Wellpoint Dewatering

Wellpoint Dewatering is the most versatile and common form of dewatering able to cope with the low flows from silty sands to the larger flows from course sands and gravels. Wellpoints are installed (jetted in) using high pressure water at approximately 1m intervals on each side of the trench or working area to be dewatered. The wellpoints are connected via a flexible hose swinger to a common header pipe, which in turn is connected to a vacuum primed dewatering pump.
 
A typical dewatering set is 50 to 68 wellpoints connected to one 150mm (6”) dewatering pump. More than one pump can be used or additional wellpoints added to increase the water drawdown. When pipelaying the dewatering wellpoints are removed and reinstalled daily ahead of the pipeline installation. We prefer to use steel pipe wellpoint spears rather than plastic PVC as galvanized steel spears are stronger and more robust.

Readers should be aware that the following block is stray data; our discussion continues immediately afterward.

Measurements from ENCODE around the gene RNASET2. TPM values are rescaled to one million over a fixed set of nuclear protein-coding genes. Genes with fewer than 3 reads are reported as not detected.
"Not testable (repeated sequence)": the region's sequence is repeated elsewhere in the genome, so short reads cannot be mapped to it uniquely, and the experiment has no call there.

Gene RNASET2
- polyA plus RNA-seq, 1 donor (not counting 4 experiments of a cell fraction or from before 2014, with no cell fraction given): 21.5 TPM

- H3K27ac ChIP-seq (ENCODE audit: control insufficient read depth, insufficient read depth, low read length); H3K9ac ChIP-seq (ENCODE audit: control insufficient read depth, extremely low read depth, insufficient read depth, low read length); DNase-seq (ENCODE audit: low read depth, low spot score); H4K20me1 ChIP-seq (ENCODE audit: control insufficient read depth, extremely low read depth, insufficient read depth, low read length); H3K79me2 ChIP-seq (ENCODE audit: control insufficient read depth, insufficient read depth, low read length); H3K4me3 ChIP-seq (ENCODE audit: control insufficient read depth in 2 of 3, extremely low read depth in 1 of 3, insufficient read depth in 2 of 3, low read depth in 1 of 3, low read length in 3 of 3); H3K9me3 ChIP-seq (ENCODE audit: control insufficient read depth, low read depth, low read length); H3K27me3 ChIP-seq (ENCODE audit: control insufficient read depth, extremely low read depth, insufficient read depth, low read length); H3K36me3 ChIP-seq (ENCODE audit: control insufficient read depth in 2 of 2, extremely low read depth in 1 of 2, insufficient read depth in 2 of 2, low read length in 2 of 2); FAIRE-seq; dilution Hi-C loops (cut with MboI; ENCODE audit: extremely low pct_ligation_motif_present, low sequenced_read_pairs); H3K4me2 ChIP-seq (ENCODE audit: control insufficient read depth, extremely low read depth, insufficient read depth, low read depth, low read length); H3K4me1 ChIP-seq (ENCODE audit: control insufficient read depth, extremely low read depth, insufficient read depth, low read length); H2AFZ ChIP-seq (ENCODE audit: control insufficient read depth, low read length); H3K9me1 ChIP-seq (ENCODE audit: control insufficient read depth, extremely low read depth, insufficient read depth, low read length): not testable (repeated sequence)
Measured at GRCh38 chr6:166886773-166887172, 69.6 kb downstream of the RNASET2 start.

Advantages

  • Flexibility: the same equipment can be used around small and large excavations
  • Quick to install in many soil conditions
  • Close spacing (1.5 to 2m typically) promotes effective drawdowns in stratified soils.

Limitations

  • A suction lift of 5 to 6m in sands and gravels can be achieved but this may be limited to 3.5 to 4.5m in fine-grained soils
  • Headermain can cause access restrictions on site

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